- February 15, 2021
Paul Gauguin and most who are drawn to Sarasota have one significant commonality: They’re in search of paradise.
The main difference, however, being that most who seek a refuge of sunshine and sugar-white sand in the city aren’t in self-imposed exile.
Visitors to Marie Selby Botanical Gardens can now gain a unique understanding of the French painter, his work inspired by Polynesian travels and the types of plants he would have encountered there in “Gauguin: Voyage to Paradise.”
Gauguin was born in 1848 Paris but spent four years of his childhood in Lima, Peru, on his maternal uncle’s estate, where his eyes were first opened to the world outside Europe. His worldview expanded even further between the ages of 17 and 23, when he sailed around the globe as a merchant marine — only to take a drastic pivot and become a stockbroker shortly after his mother died.
He got the job from businessman Gustave Arosa, who had received legal guardianship of the family after Gauguin’s mother’s death (his father died several years prior en route to Lima). It was also from Arosa that Gauguin gained an interest in art, enjoying the businessman’s collection of work by painters such as Eugène Delacroix and Jean-François Millet.
Gauguin began to assemble his own art collection featuring work by the likes of Édouard Manet and Paul Cézanne, and eventually studied the arts of painting and drawing from painter Camille Pissarro.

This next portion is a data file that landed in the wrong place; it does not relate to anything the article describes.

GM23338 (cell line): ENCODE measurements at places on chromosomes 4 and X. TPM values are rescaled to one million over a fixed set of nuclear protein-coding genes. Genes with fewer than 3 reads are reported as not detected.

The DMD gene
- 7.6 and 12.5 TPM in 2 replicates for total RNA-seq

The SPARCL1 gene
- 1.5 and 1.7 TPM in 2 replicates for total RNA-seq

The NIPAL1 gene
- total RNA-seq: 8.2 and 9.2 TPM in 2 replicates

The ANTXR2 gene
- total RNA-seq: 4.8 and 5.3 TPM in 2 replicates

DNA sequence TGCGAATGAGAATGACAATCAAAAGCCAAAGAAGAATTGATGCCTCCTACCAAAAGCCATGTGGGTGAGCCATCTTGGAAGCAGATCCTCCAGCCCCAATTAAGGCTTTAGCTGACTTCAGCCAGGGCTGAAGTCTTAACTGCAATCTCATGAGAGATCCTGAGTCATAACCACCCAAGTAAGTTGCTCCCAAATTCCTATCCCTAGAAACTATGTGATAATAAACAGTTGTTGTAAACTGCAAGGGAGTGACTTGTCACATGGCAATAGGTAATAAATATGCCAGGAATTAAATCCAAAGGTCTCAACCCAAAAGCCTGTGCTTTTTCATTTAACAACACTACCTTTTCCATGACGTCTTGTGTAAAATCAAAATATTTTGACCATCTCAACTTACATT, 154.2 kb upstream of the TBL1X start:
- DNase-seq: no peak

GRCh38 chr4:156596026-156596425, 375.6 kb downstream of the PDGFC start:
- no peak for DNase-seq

He took to impressionism and started painting with the very artists whose work he had been collecting. Soon after, his social circle expanded to include avant-garde artists like Edgar Degas and Pierre-Auguste Renoir.
Now is a good time to point out that Gauguin’s search for “paradise” began long before he eventually sailed to Tahiti in 1891, says Curator At-Large Carol Ockman. In the summer of 1886, he traveled to Pont-Aven in the Brittany region of France in search of a more simple lifestyle and direct expressionism in his art. Being away from the metropolis of Paris and its accompanying urban ills such as industrialization brought him joy and put him in the kind of mindset he wanted to be in to create art.
But after a few years traveling back and forth between Paris and Brittany (and after a turbulent period painting with Vincent Van Gogh in Arles, France), he got the itch to leave France entirely. He had enjoyed an impactful trip to the French Caribbean island of Martinique, and was seeking a similarly tropical location to relocate to.
Ockman says Gauguin pitched a voyage to Tahiti to the French government and the French Ministry of Education ended up paying his passage in exchange for an agreement that he would document what he saw.
Gauguin then attempted to immerse himself in the Tahitian culture, painting the people and landscapes he found most authentic and least affected by French colonialism.
In 1893, he returned to France, confident he would finally have good luck selling his art. But his solo exhibit and book “Noa Noa,” detailing his observations of Tahiti and illustrated with his own woodcuts, were unsuccessful, so he went back two years later, eventually moving to the island of Hiva Oa in the Marquesas, where he died in 1903.
It’s not that hard to turn a botanical garden like Selby into a tropical paradise.
President and CEO Jennifer Rominiecki says that’s just one of several reasons why Gauguin was the perfect artist to highlight.